How to Miss The Train
I always wore my suitcoat when we were moving camp, because of all the pockets. My billfold in one inside pocket, and, in the other — all the tickets, plane, train, and boat. My sunglasses in the lower pocket, because of the changing climate. It was hot, but it kept me organized.
We continued to the “Chateau de Vincennes” yellow one train at the Concorde station. Our next stop would be “sortez a” Gare de Lyon — exit at Gare de Lyon. Voila! You’re there. Well, voila we were there, all right, but we had about two minutes until the train was scheduled to depart for Lyon.

We went through a hallway which pointed to “the trains” — it was a long way — there were tunnels, conveyor sidewalks, and escalators — we emerged in what looked — and smelled — like a Greyhound station: the Eurail depot. It was past departure time. There were instructions for taking the train printed on the inside cover of the ticket book. “Arrive ½ hour before departure time” Well, I guess we didn’t do that one very well. “Find your train number and departure on the electronic board, to find out which gate your train will be departing from” We saw it briefly on the board — the train had already departed. The next time we looked at the board, the train was not even listed. The board had gone on to other things.

Homeless in Hell

So, I broke the news to Joyce. She always went into a trance-like state of shock when we were traveling the trains— if she just did as she was told, she would eventually arrive, she didn’t want to interfere, or get blamed for wrong choices. We wandered around aimlessly for awhile, deciding we’d have to do something that wasn’t on the schedule to get out of this giant, hot, sweating Greyhound station. There was no information booth in sight. With time at a premium — just maybe this one train was delayed, and we could get on . . . the closest thing I could find was the ticket booth.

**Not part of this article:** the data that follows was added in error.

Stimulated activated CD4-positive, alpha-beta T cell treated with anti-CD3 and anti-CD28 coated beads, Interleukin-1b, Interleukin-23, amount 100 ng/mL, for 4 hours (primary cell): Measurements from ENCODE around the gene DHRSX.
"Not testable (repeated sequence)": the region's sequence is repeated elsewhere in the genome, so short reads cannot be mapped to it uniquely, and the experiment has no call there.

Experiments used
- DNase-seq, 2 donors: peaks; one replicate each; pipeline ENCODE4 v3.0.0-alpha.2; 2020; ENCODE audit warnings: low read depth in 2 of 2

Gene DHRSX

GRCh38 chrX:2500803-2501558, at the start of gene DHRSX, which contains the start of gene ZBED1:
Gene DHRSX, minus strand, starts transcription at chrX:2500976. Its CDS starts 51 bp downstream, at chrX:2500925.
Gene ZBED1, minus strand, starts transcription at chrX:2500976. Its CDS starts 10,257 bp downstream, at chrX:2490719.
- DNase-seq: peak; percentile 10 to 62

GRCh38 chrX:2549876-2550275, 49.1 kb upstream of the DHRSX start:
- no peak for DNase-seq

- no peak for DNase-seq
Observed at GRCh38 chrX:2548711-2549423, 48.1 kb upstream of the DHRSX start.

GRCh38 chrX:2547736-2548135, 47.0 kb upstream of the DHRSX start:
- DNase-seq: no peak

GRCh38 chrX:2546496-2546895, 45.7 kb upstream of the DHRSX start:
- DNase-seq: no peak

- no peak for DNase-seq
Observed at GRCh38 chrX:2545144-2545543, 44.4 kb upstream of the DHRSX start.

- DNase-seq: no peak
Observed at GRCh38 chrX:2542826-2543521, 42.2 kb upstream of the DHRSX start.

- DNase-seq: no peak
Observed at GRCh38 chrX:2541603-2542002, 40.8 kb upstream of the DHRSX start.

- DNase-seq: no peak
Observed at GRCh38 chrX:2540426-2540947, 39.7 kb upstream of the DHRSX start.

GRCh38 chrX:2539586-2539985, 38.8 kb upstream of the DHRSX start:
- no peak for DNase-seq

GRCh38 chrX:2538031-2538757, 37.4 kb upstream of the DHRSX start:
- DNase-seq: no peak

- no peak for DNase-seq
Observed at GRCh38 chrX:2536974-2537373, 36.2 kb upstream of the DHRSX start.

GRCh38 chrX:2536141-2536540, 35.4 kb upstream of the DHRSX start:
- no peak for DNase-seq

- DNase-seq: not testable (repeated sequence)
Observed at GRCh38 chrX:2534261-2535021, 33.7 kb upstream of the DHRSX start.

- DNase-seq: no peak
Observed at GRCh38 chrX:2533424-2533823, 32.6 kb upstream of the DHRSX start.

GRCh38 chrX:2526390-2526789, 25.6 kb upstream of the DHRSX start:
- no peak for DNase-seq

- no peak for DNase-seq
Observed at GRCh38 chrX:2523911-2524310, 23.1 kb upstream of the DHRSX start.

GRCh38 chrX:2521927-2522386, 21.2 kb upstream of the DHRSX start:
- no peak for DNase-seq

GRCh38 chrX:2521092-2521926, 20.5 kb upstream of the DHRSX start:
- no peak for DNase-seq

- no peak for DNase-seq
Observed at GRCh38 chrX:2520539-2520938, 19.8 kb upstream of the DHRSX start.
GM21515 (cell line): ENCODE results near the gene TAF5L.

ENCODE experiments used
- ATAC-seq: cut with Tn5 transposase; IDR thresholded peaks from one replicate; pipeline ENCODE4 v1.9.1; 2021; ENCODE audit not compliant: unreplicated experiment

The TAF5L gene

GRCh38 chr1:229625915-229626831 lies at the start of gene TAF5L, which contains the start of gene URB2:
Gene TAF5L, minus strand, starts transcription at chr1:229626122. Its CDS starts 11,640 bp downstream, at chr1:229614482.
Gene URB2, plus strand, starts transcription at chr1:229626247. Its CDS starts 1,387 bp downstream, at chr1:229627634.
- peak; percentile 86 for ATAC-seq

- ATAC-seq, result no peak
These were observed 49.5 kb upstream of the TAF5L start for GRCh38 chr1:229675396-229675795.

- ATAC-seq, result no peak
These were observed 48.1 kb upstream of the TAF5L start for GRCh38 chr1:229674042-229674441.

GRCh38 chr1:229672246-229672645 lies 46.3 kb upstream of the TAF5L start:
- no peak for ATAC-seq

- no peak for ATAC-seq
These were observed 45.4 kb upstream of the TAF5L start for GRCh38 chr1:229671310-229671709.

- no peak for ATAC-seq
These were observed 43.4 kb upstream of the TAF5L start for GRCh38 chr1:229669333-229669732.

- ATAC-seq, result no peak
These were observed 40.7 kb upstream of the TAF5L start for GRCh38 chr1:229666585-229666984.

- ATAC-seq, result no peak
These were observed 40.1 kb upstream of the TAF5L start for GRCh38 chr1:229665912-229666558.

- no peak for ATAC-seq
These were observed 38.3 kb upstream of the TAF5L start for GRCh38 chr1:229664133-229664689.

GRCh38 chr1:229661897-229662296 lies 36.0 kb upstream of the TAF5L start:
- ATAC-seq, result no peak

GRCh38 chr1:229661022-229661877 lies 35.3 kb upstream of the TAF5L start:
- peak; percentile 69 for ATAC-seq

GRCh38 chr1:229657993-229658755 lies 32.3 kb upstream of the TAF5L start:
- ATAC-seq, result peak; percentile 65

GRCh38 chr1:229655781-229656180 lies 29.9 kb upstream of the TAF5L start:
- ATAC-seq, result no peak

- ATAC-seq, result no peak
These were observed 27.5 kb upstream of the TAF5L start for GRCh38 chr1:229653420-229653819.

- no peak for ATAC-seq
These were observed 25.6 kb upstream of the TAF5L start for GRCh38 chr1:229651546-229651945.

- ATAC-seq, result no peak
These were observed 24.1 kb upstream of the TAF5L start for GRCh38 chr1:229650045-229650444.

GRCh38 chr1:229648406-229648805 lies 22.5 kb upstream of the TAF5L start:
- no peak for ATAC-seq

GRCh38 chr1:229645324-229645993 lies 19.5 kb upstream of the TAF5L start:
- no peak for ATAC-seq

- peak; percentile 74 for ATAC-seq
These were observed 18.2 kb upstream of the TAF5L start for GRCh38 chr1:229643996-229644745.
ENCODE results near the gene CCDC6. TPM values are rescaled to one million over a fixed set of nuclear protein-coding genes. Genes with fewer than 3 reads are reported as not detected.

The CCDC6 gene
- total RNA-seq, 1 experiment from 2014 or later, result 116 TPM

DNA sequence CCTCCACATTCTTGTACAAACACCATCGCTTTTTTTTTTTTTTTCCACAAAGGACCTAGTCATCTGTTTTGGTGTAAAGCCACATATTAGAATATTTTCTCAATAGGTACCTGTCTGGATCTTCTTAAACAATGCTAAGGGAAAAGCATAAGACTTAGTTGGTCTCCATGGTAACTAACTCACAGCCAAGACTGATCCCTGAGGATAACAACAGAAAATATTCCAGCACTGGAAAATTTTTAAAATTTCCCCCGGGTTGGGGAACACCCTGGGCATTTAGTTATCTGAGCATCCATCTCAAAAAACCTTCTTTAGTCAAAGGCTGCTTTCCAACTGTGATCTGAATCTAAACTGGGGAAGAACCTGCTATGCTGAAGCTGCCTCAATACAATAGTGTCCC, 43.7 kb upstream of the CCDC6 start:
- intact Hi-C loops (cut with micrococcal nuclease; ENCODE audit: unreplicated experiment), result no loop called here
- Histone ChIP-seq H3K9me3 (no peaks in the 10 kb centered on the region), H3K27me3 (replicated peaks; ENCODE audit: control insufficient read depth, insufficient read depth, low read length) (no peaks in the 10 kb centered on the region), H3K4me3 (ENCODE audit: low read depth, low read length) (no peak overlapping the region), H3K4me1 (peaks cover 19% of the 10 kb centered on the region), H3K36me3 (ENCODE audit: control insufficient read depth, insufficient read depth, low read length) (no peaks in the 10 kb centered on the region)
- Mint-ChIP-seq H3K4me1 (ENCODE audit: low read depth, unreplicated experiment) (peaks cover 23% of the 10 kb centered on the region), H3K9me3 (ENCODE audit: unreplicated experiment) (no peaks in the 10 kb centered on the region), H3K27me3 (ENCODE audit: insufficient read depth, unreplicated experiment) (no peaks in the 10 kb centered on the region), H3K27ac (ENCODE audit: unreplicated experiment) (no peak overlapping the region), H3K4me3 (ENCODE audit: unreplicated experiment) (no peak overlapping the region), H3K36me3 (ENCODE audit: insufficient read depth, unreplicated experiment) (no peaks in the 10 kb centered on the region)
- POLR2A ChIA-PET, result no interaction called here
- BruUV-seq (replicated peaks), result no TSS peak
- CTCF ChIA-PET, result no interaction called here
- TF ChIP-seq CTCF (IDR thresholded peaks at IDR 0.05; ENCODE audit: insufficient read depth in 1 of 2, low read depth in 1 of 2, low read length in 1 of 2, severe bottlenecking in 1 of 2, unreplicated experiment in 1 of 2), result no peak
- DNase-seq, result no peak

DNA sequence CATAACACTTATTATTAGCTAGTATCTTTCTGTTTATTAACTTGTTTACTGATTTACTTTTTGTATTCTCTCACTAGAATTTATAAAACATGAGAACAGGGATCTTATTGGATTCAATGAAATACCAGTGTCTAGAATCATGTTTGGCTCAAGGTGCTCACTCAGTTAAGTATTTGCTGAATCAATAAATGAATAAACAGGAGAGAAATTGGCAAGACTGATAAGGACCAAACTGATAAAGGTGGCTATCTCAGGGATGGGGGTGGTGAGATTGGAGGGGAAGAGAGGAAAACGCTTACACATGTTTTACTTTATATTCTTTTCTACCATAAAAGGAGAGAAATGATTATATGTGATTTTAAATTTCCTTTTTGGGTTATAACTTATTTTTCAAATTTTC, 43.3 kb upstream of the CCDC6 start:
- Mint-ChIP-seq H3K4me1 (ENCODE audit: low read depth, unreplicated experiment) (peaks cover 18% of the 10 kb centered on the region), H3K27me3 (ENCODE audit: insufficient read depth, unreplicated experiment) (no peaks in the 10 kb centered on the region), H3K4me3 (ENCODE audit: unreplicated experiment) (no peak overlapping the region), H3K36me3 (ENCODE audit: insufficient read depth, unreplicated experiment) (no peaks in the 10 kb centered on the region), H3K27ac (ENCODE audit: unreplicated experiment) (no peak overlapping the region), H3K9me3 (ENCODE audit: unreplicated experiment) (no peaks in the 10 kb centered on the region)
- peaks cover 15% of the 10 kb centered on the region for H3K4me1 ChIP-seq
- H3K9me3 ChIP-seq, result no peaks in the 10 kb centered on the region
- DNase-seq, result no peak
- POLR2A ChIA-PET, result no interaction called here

A Smelly and Joyless Waste of Humanity
There were three booths, fed by a single line, the one in front of the line going to the next available window. Everyone in the line seemed sullen and humorless. This was going to be a revolting experience. Music, or rather, an insistent electronic drum beat, a slow repetitive cadence at about two beats per second, was coming from a huge olive-green backpack lying on the floor next to an olive-green-clad student-age boy with a scraggly red goatee. I hated him most of all. He was sullen, smelly, and indifferent.

Travellers with backpacks always seem to radiate an aura of indifferent superiority. The jaded attitude of a traveler, who, while he has not seen it all, has, at least seen more than you could ever possibly see, and has gotten no joy from it. Some jet-setter brat rebelling against his family. Someone who has scratched fleas off of his body at a youth hostel. Someone who has contracted a social disease from another jaded jet-setter “just backpacking across Europe”. Instead of being contented and carefree, they are jaded and indifferent. They pursue pleasure with a plodding sullenness, and devour it without any appreciation. What a waste.

Shoulda Learned French Words from the "Missing La Train" Chapter!
If that wasn’t enough to drive me ever deeper into hopeless despair, it was now about 10 minutes past the departure of our train, and one of the window signs, a digital red display over each window, which had read “billets” now read “ferme”. From “tickets” to “closed”. So now the line would move even slower. Finally, after endless announcements from the hollow overhead speaker, that, even if I could understand French I would not have been able to hear clearly. When your train has taken off, you imagine that all the announcements are about the departure of your train.

Now, I was at the front of the line, almost twenty minutes after my train’s departure. I had no idea how to convey my plight to the clerk, who spoke no English at all. I just pushed the ticket under the bulletproof glass of his cage, pointing to the departure time and shrugging my shoulders. He studied the ticket and asked me if I could make the 12:05. It was 11:55. I said I could, and he went to work fixing another ticket to replace the old one, at no charge.

With 10 minutes to go, how can we possibly find the right train, and get on it before departure? Or are we still there 10 years later? We'll find out next time..... HAHA it's a serial!



Thanks for listening and contributing. For up-to-the-minute thoughts, come on over to twitter.com I'm @dimbulb52

2 comments:

Lydia said...

I KNEW the Rosetta Stone was blue - I KNEW IT!!!

Your description of the backpack aura is spot on.

I love this story.

Leslie Hanna said...

Great story! Looking forward to the next chapter.